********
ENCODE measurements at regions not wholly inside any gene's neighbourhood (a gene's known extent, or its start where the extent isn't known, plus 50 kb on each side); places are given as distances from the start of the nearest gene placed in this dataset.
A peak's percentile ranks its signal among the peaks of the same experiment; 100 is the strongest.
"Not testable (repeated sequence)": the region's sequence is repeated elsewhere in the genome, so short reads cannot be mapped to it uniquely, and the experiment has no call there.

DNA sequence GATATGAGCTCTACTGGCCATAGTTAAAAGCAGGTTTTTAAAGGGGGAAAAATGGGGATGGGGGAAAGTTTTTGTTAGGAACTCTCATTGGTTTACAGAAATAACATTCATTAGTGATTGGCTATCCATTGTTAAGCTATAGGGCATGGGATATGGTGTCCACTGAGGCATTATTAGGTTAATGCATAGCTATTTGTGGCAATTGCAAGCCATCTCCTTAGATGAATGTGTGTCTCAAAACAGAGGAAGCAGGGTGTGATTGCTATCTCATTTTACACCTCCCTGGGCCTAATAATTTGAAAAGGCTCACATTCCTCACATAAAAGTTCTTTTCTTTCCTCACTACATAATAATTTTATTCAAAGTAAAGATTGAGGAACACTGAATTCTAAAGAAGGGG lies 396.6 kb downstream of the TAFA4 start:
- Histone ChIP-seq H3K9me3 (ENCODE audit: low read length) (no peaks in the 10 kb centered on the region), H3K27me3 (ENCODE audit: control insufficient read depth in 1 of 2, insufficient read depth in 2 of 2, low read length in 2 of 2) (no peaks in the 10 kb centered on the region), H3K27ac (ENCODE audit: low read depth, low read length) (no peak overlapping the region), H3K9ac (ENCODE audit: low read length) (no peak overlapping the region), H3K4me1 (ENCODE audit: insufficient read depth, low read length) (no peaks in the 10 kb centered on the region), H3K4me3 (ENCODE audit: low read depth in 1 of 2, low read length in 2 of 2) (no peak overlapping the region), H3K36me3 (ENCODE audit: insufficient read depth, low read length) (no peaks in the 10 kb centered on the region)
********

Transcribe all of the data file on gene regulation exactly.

ENCODE measurements at regions not wholly inside any gene's neighbourhood (a gene's known extent, or its start where the extent isn't known, plus 50 kb on each side); places are given as distances from the start of the nearest gene placed in this dataset.
A peak's percentile ranks its signal among the peaks of the same experiment; 100 is the strongest.
"Not testable (repeated sequence)": the region's sequence is repeated elsewhere in the genome, so short reads cannot be mapped to it uniquely, and the experiment has no call there.

DNA sequence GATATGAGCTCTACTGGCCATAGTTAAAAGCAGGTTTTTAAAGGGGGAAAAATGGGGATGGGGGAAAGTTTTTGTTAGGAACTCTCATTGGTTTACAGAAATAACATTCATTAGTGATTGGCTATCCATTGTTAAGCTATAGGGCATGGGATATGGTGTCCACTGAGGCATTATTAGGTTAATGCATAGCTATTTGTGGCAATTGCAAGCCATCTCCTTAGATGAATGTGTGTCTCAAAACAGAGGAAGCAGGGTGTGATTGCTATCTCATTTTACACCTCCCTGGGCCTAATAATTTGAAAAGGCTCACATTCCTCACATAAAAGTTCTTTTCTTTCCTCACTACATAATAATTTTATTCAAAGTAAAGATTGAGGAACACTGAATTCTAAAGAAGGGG lies 396.6 kb downstream of the TAFA4 start:
- Histone ChIP-seq H3K9me3 (ENCODE audit: low read length) (no peaks in the 10 kb centered on the region), H3K27me3 (ENCODE audit: control insufficient read depth in 1 of 2, insufficient read depth in 2 of 2, low read length in 2 of 2) (no peaks in the 10 kb centered on the region), H3K27ac (ENCODE audit: low read depth, low read length) (no peak overlapping the region), H3K9ac (ENCODE audit: low read length) (no peak overlapping the region), H3K4me1 (ENCODE audit: insufficient read depth, low read length) (no peaks in the 10 kb centered on the region), H3K4me3 (ENCODE audit: low read depth in 1 of 2, low read length in 2 of 2) (no peak overlapping the region), H3K36me3 (ENCODE audit: insufficient read depth, low read length) (no peaks in the 10 kb centered on the region)